1. Negri and Virno were imprisoned in April 1979 for their role in the Italian autonomist movement, the roots of which lie in early 1960s Italian worker activism independent of formal labor organizations (parties and trade unions) – a form of self-organization labeled Operaismo. Virno was released after two years (Lotringer 2004, 11). Negri languished in jail until 1983, when, after getting enough votes to win an Italian parliamentary seat (a strategy also used by the Irish Republican Army to try to free Bobby Sands), he was released and then fled the country, only to return years later to serve a further jail term (Fleming 1991, x-xi).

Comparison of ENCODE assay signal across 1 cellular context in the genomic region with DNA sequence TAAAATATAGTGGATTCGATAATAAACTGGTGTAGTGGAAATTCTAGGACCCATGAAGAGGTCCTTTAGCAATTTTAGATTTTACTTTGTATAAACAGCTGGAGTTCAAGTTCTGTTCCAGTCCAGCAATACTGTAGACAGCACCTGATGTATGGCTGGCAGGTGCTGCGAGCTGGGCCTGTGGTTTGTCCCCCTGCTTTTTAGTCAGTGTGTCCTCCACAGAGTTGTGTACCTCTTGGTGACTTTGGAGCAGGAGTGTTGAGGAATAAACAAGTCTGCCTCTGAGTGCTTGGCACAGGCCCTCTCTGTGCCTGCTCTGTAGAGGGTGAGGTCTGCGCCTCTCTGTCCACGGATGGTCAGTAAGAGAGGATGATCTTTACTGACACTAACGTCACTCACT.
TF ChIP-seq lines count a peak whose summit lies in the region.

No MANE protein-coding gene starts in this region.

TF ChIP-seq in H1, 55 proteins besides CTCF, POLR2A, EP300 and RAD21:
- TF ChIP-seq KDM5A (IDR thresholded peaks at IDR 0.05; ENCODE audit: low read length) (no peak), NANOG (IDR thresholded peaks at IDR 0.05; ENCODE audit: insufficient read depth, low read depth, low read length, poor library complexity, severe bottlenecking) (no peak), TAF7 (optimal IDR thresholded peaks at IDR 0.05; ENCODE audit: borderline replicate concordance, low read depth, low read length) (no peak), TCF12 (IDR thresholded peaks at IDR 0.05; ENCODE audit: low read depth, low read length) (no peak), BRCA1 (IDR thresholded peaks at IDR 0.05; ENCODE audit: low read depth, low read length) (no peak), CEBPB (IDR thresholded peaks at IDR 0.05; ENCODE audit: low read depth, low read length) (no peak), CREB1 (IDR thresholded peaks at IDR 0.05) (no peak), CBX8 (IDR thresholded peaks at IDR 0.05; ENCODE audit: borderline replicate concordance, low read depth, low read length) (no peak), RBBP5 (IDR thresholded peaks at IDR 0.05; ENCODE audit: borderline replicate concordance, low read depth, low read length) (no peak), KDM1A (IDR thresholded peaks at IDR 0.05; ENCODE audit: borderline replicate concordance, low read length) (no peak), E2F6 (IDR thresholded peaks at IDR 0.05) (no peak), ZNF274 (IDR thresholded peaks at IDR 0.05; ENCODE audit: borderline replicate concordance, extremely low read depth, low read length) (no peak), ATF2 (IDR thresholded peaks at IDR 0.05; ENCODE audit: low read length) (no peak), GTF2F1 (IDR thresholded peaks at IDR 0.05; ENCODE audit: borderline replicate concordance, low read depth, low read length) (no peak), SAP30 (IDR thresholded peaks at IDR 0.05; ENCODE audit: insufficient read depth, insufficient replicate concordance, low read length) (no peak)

2. For a useful account of Marx’s concept, see Virtanen and Vähämäki (2003, emphasis added), who translate Marx in the following way: “The development of fixed capital indicates to what degree general social knowledge [das allgemeine gesellschaftliche Wissen, knowledge] has become a direct force of production, and to what degree, hence, the conditions of the process of the social life itself have come under the control of the general intellect and been transformed in accordance with it. To what degree powers of the social production have been produced, not only in the form of knowledge, but also as immediate organs of social practice, of the real life process.”